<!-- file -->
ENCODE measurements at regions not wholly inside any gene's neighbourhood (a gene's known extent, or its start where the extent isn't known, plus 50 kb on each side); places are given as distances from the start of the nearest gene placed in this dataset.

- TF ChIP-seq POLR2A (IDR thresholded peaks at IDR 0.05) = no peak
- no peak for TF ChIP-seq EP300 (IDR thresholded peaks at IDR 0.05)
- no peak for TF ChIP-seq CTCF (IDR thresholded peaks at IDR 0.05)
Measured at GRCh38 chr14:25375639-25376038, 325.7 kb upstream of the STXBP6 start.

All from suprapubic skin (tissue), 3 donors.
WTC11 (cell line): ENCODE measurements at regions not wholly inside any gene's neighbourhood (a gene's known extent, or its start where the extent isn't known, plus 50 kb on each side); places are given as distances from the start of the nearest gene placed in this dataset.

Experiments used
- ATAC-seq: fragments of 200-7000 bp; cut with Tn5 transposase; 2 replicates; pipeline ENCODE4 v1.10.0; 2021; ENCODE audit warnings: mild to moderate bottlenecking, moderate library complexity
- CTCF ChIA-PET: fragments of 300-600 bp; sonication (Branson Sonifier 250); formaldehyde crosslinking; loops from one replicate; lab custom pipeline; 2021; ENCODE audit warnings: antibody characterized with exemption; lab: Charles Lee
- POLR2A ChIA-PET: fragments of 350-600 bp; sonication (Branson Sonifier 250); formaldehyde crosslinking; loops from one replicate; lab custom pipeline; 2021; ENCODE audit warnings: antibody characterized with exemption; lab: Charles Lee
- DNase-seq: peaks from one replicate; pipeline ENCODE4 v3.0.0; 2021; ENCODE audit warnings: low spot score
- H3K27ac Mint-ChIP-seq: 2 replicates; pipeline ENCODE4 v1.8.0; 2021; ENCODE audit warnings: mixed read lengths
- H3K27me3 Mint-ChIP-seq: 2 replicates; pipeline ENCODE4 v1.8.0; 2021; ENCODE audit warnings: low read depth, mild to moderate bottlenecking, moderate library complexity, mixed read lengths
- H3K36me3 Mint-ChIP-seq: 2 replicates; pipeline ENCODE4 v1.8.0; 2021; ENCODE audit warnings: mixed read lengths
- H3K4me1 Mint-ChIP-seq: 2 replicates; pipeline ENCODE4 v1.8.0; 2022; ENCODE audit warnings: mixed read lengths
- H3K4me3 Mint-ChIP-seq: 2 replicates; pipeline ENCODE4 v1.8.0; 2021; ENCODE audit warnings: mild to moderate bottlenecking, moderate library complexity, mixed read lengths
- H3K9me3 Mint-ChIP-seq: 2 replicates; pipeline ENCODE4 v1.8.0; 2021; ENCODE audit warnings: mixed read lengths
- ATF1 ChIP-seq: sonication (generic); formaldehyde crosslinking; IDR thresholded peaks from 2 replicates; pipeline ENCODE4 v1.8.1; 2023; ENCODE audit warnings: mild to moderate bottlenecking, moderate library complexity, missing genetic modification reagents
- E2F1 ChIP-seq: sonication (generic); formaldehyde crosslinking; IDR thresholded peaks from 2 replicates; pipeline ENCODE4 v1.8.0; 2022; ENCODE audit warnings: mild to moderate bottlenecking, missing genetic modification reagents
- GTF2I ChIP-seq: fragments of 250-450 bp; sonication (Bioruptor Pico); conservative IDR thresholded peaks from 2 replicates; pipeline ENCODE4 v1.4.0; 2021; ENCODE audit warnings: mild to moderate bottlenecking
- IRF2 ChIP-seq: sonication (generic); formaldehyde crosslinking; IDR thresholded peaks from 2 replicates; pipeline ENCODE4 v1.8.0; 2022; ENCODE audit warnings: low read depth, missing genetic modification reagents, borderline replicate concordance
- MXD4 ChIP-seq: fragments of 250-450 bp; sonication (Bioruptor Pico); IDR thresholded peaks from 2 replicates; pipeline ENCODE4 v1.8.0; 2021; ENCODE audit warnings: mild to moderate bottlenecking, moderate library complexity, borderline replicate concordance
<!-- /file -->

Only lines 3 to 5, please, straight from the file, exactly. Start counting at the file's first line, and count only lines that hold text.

- no peak for TF ChIP-seq EP300 (IDR thresholded peaks at IDR 0.05)
- no peak for TF ChIP-seq CTCF (IDR thresholded peaks at IDR 0.05)
Measured at GRCh38 chr14:25375639-25376038, 325.7 kb upstream of the STXBP6 start.